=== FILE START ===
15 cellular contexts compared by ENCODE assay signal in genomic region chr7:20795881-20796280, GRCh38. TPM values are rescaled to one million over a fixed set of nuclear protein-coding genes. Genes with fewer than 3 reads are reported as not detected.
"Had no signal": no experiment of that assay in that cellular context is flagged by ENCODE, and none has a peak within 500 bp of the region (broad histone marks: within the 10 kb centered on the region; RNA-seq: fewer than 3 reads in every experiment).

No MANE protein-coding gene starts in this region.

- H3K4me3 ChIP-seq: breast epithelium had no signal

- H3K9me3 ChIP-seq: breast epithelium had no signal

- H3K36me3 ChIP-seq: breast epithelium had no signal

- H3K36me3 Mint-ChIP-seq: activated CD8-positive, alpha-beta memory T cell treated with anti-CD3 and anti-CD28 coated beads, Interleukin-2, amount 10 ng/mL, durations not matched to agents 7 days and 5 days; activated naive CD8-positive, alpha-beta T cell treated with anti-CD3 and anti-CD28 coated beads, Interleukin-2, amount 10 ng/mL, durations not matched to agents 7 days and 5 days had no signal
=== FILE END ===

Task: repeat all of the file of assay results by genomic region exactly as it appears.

15 cellular contexts compared by ENCODE assay signal in genomic region chr7:20795881-20796280, GRCh38. TPM values are rescaled to one million over a fixed set of nuclear protein-coding genes. Genes with fewer than 3 reads are reported as not detected.
"Had no signal": no experiment of that assay in that cellular context is flagged by ENCODE, and none has a peak within 500 bp of the region (broad histone marks: within the 10 kb centered on the region; RNA-seq: fewer than 3 reads in every experiment).

No MANE protein-coding gene starts in this region.

- H3K4me3 ChIP-seq: breast epithelium had no signal

- H3K9me3 ChIP-seq: breast epithelium had no signal

- H3K36me3 ChIP-seq: breast epithelium had no signal

- H3K36me3 Mint-ChIP-seq: activated CD8-positive, alpha-beta memory T cell treated with anti-CD3 and anti-CD28 coated beads, Interleukin-2, amount 10 ng/mL, durations not matched to agents 7 days and 5 days; activated naive CD8-positive, alpha-beta T cell treated with anti-CD3 and anti-CD28 coated beads, Interleukin-2, amount 10 ng/mL, durations not matched to agents 7 days and 5 days had no signal